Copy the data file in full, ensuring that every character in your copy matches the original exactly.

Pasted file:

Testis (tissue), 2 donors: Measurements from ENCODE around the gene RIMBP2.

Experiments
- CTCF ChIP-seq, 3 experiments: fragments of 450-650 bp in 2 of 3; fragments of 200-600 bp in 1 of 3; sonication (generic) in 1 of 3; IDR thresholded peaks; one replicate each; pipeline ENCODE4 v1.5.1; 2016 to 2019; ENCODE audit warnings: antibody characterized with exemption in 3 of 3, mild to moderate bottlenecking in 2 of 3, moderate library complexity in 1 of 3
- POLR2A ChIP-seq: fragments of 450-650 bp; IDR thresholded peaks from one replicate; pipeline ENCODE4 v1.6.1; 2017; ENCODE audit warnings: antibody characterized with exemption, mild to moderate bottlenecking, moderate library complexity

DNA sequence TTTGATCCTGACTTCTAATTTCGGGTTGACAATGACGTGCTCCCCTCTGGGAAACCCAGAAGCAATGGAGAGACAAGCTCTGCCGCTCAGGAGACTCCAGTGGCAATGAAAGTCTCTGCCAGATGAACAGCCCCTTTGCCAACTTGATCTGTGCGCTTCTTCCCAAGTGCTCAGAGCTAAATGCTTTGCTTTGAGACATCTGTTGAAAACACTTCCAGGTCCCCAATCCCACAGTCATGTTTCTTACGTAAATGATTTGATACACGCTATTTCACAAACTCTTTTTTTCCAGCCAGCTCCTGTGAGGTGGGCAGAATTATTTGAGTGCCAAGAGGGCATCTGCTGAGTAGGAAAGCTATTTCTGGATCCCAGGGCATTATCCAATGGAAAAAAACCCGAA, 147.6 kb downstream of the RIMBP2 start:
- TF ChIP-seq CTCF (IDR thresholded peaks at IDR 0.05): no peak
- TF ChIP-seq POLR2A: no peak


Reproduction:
Testis (tissue), 2 donors: Measurements from ENCODE around the gene RIMBP2.

Experiments
- CTCF ChIP-seq, 3 experiments: fragments of 450-650 bp in 2 of 3; fragments of 200-600 bp in 1 of 3; sonication (generic) in 1 of 3; IDR thresholded peaks; one replicate each; pipeline ENCODE4 v1.5.1; 2016 to 2019; ENCODE audit warnings: antibody characterized with exemption in 3 of 3, mild to moderate bottlenecking in 2 of 3, moderate library complexity in 1 of 3
- POLR2A ChIP-seq: fragments of 450-650 bp; IDR thresholded peaks from one replicate; pipeline ENCODE4 v1.6.1; 2017; ENCODE audit warnings: antibody characterized with exemption, mild to moderate bottlenecking, moderate library complexity

DNA sequence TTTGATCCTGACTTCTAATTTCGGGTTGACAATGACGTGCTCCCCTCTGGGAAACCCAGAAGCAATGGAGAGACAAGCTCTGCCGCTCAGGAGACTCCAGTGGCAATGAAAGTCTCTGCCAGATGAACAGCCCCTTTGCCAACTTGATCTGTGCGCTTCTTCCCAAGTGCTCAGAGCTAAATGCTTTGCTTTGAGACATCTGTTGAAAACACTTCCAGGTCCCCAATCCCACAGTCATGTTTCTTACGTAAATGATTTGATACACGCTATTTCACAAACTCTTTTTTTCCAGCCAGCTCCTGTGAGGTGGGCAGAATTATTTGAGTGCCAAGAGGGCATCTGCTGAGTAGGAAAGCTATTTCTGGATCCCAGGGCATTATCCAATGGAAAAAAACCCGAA, 147.6 kb downstream of the RIMBP2 start:
- TF ChIP-seq CTCF (IDR thresholded peaks at IDR 0.05): no peak
- TF ChIP-seq POLR2A: no peak